One thing you definitely want to do is encourage your students to practice as much as possible. Practice might not make perfect but it definitely makes better. If your student only rehearses when you’re teaching, they’re not going to get very good.
For your student to get better, they must be ready to practice in-between teaching sessions. To encourage this, you can give them take-home tasks, and targets to meet before the next lessons.
For instance, you can teach them a few chords, and then tell them that by the next lesson they must have learned how to transition between the chords effortlessly. You can also give them a song for them to score before the next class.
At the beginning of a new lesson, ask them for the tasks and how they were able to achieve it. If a student is having problems practicing, try to find out what’s wrong and how you can help.
Don’t Be Afraid To Give Them Materials
Finally, don’t be scared to show your students some of the source materials you use to teach them. Send them videos of practices that would help them with their fingering, send them tutorials on how to play their favorite songs, send them tips and tricks that you find.
This will help your student know that you have their best interest at heart. And chances are, if they don’t understand anything in what you’ve sent to them, they would gladly come to you for help.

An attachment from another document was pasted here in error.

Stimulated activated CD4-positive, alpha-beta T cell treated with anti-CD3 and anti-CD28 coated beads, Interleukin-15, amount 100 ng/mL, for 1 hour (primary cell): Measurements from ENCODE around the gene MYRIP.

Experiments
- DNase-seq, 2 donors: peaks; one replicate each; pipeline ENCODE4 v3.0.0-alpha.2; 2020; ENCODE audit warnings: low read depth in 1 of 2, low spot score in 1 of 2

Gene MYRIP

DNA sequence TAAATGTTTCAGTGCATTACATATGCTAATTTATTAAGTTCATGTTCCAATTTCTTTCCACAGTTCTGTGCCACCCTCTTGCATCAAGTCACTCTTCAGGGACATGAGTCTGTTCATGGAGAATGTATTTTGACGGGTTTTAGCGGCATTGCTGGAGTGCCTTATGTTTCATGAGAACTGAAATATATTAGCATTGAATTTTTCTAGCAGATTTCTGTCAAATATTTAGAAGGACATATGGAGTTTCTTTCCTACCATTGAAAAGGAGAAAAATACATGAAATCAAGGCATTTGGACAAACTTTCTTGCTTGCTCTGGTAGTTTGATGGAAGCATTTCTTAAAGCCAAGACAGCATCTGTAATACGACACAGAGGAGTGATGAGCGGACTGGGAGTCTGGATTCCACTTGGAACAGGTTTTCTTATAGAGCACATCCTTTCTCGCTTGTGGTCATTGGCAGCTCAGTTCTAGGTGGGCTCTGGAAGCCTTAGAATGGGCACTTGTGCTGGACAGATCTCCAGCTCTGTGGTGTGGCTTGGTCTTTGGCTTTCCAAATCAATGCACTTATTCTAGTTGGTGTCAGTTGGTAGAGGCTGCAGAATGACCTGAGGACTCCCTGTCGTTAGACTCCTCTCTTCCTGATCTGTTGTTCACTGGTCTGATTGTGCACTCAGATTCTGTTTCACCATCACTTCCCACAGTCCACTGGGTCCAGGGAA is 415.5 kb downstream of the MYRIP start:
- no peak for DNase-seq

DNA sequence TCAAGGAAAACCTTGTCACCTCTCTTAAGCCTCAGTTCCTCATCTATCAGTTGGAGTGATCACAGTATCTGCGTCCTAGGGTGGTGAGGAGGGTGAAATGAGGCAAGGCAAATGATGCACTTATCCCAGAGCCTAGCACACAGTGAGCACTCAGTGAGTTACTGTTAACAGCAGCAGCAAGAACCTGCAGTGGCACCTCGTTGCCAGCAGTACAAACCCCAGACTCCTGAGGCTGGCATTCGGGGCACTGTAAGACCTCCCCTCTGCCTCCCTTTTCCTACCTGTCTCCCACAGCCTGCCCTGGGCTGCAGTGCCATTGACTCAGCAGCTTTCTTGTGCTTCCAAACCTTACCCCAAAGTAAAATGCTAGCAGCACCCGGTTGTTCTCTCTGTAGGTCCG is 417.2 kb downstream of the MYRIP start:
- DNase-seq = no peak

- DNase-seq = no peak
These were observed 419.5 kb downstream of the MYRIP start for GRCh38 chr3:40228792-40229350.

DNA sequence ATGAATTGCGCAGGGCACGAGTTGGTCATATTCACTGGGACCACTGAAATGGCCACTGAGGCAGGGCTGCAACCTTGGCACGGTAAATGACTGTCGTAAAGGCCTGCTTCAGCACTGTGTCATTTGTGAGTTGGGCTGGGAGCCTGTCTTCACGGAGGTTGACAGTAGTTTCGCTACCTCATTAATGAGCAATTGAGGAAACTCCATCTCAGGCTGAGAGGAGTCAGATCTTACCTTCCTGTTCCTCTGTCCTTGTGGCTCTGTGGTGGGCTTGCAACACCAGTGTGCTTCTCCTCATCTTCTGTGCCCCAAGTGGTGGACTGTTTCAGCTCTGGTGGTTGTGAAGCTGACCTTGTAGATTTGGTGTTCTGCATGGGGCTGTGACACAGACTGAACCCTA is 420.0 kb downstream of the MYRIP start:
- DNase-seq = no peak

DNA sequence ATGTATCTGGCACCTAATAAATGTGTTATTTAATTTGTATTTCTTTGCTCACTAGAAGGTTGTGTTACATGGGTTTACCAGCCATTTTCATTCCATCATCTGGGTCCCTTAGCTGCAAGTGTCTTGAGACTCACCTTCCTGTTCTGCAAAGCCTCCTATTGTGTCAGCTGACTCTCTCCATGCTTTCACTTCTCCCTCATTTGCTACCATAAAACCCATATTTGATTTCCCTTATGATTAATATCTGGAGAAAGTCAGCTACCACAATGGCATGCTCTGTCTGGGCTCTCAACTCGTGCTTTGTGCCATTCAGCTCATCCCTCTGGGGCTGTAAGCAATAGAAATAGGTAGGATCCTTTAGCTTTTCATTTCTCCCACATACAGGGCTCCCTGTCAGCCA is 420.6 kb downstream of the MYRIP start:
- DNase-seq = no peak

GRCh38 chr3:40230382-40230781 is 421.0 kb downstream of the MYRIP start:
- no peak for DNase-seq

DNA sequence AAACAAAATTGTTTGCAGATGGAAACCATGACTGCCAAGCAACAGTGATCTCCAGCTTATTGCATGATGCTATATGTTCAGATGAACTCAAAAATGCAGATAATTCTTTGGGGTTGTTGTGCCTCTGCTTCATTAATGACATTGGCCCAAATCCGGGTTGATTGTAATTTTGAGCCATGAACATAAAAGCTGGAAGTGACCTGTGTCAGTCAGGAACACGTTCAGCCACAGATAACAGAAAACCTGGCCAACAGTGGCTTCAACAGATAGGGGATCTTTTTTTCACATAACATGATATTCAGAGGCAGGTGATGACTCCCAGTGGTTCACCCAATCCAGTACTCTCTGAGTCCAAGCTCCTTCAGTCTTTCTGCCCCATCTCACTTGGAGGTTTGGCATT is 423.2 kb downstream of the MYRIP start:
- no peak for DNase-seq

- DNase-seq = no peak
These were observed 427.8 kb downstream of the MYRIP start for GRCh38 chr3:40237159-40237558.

Check out these other articles
- How to pack a guitar for shipping
- How to learn fingerpicking on the guitar
- How much does it cost to ship a guitar
- How to set up an electric guitar
- How to solo on the guitar for beginners
- How to read guitar tabs for dummies
Conclusion — How To Teach Guitar Lessons
You’ll need a lot of patience. Getting a student to learn a new concept is not very easy. It takes a great amount of patience to not flip out on the student.
Also, learn to enjoy yourself. As much as you’re trying to impart knowledge, don’t forget your personal love and passion for both music and teaching.
So, try not to get overwhelmed. If a lesson is getting too difficult, take a break. You and your students can just sit and talk or listen to music over a drink. Not only will this ease the tension, but it will also build a better teacher-student relationship which will aid learning.
How To Teach Guitar Lessons — Frequently Asked Questions
How do I start teaching guitar?
One of the best things you can do for yourself before you start teaching guitar is to take guitar lessons from a top-class teacher. This allows you to get the students’ perspective of learning and equips you to meet the students’ needs appropriately.
Also, start off by learning to teach beginners as teaching advanced players will be more demanding and technical. Make good use of social media platforms like Facebook and YouTube to put your teaching skills out there and connect yourself with enthusiastic learners.
What should I charge for guitar lessons?
This is somewhat subjective, but there are a few guidelines that could help. Generally, your quality as a teacher dictates the fees you should charge for teaching guitar playing.